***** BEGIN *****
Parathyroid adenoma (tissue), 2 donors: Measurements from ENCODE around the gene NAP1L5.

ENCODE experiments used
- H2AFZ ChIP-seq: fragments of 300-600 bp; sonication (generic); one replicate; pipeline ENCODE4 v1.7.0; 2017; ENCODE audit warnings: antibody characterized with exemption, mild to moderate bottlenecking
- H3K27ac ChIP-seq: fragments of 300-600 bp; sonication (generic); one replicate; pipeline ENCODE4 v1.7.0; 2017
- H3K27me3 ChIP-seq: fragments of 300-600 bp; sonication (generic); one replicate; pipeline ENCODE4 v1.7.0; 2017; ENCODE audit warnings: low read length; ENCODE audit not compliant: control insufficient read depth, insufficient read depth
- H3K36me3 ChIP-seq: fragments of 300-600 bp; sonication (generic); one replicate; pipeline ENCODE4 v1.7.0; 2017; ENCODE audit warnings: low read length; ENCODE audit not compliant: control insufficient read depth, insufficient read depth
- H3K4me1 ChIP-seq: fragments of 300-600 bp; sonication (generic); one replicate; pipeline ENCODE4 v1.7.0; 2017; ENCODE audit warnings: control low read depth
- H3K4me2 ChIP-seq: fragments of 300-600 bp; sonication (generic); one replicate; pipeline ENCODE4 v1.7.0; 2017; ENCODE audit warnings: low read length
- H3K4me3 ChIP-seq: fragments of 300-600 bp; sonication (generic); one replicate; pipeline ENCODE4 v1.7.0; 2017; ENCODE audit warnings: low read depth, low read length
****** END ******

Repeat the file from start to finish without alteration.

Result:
Parathyroid adenoma (tissue), 2 donors: Measurements from ENCODE around the gene NAP1L5.

ENCODE experiments used
- H2AFZ ChIP-seq: fragments of 300-600 bp; sonication (generic); one replicate; pipeline ENCODE4 v1.7.0; 2017; ENCODE audit warnings: antibody characterized with exemption, mild to moderate bottlenecking
- H3K27ac ChIP-seq: fragments of 300-600 bp; sonication (generic); one replicate; pipeline ENCODE4 v1.7.0; 2017
- H3K27me3 ChIP-seq: fragments of 300-600 bp; sonication (generic); one replicate; pipeline ENCODE4 v1.7.0; 2017; ENCODE audit warnings: low read length; ENCODE audit not compliant: control insufficient read depth, insufficient read depth
- H3K36me3 ChIP-seq: fragments of 300-600 bp; sonication (generic); one replicate; pipeline ENCODE4 v1.7.0; 2017; ENCODE audit warnings: low read length; ENCODE audit not compliant: control insufficient read depth, insufficient read depth
- H3K4me1 ChIP-seq: fragments of 300-600 bp; sonication (generic); one replicate; pipeline ENCODE4 v1.7.0; 2017; ENCODE audit warnings: control low read depth
- H3K4me2 ChIP-seq: fragments of 300-600 bp; sonication (generic); one replicate; pipeline ENCODE4 v1.7.0; 2017; ENCODE audit warnings: low read length
- H3K4me3 ChIP-seq: fragments of 300-600 bp; sonication (generic); one replicate; pipeline ENCODE4 v1.7.0; 2017; ENCODE audit warnings: low read depth, low read length